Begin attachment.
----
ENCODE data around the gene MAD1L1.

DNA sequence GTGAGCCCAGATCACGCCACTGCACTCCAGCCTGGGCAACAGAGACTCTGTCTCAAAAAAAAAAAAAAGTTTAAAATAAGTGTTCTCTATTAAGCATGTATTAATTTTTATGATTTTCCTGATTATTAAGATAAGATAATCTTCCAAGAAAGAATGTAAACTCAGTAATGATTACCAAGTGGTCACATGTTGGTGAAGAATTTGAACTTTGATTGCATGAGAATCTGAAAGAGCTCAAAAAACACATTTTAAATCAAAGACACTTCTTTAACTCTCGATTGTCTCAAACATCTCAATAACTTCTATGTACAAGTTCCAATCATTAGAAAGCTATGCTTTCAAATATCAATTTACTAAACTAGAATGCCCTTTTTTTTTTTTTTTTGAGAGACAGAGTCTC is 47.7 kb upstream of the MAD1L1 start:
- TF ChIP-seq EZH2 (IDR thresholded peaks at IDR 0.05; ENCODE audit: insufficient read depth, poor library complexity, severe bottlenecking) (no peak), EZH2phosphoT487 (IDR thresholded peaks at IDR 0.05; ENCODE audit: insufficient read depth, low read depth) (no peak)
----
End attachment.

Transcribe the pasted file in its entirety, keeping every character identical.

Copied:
ENCODE data around the gene MAD1L1.

DNA sequence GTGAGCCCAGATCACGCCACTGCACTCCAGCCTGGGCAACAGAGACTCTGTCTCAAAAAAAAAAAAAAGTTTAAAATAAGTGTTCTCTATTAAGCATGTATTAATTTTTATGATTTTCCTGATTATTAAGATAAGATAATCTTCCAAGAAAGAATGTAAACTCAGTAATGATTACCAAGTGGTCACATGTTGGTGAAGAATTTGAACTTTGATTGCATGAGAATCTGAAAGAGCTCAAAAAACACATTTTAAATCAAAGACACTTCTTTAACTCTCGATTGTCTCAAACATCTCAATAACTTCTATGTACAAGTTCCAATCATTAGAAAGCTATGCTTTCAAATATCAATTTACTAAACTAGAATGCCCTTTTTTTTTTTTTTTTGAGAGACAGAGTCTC is 47.7 kb upstream of the MAD1L1 start:
- TF ChIP-seq EZH2 (IDR thresholded peaks at IDR 0.05; ENCODE audit: insufficient read depth, poor library complexity, severe bottlenecking) (no peak), EZH2phosphoT487 (IDR thresholded peaks at IDR 0.05; ENCODE audit: insufficient read depth, low read depth) (no peak)